With the launch of the Vantage AMR, it feels like Aston Martin has carved its own distinct niche in a crowded segment.
The thing that principally differentiates the new AMR from other Vantages is the fitment of a manual transmission.
It's the same Graziano, dog-leg, seven-speed gearbox that we saw in the last V12 Vantage, so it's not the easiest or, at times, slickest-shifting unit out there.
Aston Martin intends to build 141 Vantage AMRs, which might seem like a curious number. However, when you add to those 141 another 59 Vantage 59 Editions (essentially AMRs with some extra carbon fiber and a celebratory, motorsport-aping paint job) you get a nice round 200.
After those 200 have been sold, Aston Martin will be offering the manual gearbox as an option on the standard Vantage.
Power remains at a healthy 503 horsepower, but the torque figure is down by 44 pound-feet to 461, and it is limited to just 258 lb-ft in first and second gears.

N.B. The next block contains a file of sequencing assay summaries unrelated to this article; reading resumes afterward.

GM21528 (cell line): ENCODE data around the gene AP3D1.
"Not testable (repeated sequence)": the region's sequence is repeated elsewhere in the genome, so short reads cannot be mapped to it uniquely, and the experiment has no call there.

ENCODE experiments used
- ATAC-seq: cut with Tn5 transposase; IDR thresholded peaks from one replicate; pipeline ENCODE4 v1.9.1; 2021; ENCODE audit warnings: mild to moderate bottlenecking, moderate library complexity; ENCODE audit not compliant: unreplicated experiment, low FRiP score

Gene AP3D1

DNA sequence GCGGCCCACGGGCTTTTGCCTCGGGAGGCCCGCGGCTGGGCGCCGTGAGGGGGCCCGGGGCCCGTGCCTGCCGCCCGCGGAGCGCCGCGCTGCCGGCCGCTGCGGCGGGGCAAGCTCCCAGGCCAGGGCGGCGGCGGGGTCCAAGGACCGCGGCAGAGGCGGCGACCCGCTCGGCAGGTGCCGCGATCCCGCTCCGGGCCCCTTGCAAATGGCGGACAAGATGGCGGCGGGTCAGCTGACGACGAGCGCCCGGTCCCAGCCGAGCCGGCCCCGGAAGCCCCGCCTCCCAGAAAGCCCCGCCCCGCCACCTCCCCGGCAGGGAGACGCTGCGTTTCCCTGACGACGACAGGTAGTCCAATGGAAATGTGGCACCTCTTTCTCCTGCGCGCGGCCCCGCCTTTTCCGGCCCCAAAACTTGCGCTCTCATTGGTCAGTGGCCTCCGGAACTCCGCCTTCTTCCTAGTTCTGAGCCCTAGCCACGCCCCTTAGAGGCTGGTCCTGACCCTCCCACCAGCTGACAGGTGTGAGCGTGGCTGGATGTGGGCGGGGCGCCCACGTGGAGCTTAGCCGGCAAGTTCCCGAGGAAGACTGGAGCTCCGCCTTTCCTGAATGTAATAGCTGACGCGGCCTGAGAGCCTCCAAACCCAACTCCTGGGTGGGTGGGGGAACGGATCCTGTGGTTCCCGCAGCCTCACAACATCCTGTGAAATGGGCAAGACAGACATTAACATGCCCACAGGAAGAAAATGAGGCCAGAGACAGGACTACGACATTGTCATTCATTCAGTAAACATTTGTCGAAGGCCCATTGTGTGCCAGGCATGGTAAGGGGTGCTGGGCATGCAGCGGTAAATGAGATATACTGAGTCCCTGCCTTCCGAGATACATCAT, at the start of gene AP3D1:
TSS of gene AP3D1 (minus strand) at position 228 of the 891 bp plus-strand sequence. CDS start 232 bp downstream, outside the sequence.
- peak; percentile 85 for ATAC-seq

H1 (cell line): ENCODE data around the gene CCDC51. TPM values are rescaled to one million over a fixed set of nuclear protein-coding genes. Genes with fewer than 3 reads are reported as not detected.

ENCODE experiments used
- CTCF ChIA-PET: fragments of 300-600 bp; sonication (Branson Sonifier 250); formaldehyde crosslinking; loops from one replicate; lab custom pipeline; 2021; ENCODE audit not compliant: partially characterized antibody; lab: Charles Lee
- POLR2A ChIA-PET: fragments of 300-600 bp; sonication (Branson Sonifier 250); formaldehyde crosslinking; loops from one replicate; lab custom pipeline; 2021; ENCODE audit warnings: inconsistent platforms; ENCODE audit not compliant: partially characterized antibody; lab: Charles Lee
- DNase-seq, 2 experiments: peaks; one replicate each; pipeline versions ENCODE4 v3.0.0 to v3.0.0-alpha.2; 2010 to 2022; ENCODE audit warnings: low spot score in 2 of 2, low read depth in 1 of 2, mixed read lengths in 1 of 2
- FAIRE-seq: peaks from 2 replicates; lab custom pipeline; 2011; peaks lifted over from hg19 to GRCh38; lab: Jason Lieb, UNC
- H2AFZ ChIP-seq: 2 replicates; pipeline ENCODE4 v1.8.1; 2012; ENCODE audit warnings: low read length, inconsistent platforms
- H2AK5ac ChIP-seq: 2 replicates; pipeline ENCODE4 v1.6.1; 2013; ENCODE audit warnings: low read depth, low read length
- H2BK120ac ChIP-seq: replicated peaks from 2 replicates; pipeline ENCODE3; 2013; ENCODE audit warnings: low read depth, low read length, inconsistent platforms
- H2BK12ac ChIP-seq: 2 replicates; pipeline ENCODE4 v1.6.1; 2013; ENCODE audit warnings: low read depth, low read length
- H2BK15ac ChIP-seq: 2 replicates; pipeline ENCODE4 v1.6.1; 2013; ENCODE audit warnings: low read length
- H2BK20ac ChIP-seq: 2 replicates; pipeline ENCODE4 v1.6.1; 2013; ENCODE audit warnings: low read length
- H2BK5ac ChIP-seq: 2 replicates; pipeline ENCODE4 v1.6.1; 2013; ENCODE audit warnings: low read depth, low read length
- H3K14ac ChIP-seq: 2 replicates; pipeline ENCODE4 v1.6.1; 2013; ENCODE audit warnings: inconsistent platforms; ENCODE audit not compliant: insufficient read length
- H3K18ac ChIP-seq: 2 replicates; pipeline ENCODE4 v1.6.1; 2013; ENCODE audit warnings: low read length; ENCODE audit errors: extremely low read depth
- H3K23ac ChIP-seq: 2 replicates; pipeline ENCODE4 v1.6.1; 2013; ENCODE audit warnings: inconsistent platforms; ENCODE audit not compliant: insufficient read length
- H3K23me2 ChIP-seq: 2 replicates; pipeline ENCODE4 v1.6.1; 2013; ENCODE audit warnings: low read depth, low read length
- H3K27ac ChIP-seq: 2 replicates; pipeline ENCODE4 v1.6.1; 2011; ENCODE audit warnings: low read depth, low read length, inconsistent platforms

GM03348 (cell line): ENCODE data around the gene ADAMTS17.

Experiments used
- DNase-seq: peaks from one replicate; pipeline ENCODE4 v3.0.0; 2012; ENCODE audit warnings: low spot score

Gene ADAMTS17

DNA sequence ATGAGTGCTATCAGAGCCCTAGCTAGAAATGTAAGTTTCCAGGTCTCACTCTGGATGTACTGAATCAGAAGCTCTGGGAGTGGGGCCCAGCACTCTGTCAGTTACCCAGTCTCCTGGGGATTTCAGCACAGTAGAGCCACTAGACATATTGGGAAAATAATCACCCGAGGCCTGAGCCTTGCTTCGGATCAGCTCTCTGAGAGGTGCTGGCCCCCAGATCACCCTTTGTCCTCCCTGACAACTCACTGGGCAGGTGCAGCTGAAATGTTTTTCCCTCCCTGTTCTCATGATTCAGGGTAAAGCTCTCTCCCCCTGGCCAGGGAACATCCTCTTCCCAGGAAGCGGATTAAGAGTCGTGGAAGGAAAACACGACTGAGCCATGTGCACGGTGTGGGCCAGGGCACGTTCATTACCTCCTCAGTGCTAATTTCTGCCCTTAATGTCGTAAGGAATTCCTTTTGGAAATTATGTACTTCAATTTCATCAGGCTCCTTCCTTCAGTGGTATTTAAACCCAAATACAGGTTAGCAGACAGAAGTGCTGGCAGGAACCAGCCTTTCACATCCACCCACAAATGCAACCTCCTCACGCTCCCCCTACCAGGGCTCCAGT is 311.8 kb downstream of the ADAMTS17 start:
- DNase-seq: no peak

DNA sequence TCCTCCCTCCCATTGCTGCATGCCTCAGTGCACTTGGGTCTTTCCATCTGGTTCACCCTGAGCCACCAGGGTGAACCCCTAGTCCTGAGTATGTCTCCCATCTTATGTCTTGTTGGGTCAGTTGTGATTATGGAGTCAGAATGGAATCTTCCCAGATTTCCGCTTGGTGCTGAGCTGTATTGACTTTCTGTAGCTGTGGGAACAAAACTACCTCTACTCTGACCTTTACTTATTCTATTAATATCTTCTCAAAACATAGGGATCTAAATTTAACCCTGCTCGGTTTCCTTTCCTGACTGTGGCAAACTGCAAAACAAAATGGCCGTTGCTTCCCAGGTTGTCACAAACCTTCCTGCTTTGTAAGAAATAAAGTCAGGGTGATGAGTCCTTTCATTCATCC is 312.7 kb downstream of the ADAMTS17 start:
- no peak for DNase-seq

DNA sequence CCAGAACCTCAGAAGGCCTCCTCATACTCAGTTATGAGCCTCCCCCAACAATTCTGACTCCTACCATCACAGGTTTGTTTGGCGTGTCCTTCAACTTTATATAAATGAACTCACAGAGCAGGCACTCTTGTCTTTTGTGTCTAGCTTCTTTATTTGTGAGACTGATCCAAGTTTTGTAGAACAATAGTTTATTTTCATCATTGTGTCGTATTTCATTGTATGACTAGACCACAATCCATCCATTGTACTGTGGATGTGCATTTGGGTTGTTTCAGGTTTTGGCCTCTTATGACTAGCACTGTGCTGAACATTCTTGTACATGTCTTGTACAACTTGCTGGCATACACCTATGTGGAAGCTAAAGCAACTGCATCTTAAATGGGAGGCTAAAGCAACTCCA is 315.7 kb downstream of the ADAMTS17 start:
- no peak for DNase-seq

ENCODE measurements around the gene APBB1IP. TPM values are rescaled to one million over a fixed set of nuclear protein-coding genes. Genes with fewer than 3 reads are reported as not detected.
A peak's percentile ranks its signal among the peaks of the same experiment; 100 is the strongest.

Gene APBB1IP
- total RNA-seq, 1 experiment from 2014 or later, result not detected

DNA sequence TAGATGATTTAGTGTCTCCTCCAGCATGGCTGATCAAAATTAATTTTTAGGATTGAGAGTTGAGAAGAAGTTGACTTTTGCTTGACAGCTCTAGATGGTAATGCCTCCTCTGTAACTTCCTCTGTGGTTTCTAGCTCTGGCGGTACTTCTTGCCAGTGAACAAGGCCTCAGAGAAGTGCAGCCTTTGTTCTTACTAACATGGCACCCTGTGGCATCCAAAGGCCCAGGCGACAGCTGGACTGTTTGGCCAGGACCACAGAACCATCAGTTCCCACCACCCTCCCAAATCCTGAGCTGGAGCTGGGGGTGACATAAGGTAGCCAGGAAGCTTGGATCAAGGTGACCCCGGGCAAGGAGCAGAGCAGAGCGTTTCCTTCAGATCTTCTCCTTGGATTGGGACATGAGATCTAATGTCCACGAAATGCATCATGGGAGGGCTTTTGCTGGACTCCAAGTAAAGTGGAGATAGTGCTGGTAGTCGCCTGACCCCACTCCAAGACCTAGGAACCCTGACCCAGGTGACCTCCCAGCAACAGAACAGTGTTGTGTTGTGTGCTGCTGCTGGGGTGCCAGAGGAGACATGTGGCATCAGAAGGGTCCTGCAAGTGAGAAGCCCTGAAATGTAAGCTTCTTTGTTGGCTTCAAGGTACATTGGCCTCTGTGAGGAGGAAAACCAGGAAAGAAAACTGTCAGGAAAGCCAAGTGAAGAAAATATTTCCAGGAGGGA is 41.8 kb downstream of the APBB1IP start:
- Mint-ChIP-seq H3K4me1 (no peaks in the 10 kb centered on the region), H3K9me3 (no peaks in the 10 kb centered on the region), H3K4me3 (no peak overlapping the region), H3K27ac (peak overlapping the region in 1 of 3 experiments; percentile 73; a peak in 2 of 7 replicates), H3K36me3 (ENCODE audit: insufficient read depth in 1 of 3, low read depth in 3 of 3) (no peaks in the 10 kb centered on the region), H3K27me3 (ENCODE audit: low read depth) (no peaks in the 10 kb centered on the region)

The reason for this is that making the gearbox cope with the V8's full 505 lb-ft would have required extra strengthening. That would have added an extra 220 pounds, meaning an undesirable net gain of 66 pounds for a manual-equipped car compared to one with an automatic.
You'll be pleased to hear that the Vantage is now also faster, as the claimed top speed of the AMR is 200 mph.
Of course, the price has gone up, too, with the AMR starting at $184,995, but the manual transmission will be a no-cost option when it is offered on the standard Vantage next year.
Keep scrolling for more photos of the 2020 Aston Martin Vantage AMR.